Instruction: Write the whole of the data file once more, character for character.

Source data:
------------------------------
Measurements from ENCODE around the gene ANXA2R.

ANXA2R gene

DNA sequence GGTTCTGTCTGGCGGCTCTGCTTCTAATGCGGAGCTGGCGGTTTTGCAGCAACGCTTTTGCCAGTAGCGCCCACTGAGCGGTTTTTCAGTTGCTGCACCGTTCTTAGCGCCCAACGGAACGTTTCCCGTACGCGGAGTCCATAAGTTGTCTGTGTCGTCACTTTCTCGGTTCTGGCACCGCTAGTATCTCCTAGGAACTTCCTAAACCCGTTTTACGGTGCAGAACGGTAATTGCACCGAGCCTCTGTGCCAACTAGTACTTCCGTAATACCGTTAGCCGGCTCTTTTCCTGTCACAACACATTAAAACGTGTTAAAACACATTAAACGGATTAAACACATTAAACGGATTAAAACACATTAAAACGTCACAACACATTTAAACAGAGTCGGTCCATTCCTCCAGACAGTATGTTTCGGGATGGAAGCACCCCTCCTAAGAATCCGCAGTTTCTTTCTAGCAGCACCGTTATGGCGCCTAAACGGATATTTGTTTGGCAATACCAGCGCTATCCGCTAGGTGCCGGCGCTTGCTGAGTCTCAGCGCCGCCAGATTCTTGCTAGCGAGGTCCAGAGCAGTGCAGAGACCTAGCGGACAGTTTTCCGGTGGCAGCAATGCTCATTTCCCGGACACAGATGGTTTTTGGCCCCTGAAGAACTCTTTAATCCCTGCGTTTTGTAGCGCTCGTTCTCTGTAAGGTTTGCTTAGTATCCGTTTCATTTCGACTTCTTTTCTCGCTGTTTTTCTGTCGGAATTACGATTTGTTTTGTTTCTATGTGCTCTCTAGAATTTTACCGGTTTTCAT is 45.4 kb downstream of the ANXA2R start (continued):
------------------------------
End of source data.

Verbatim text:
Measurements from ENCODE around the gene ANXA2R.

ANXA2R gene

DNA sequence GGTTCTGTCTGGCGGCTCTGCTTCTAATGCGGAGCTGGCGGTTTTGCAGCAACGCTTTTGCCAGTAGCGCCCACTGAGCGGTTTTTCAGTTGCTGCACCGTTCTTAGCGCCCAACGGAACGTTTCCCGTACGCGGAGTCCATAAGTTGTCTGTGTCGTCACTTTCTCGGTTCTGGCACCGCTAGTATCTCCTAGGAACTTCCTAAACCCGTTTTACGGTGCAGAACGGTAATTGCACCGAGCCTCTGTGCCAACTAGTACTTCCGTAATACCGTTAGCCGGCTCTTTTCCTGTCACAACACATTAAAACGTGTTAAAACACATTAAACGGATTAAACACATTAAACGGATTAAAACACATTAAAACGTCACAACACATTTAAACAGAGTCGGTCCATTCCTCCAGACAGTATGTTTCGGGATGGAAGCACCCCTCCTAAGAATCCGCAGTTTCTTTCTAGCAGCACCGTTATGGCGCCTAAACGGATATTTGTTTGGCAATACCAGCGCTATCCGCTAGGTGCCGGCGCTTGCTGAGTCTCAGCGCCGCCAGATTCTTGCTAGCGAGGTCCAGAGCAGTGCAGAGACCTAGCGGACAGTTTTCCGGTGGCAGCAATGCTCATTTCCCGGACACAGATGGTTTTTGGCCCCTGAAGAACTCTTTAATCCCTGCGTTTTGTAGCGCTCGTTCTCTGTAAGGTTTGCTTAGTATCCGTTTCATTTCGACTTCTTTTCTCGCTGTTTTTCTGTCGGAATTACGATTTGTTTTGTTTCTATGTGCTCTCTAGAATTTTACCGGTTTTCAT is 45.4 kb downstream of the ANXA2R start (continued):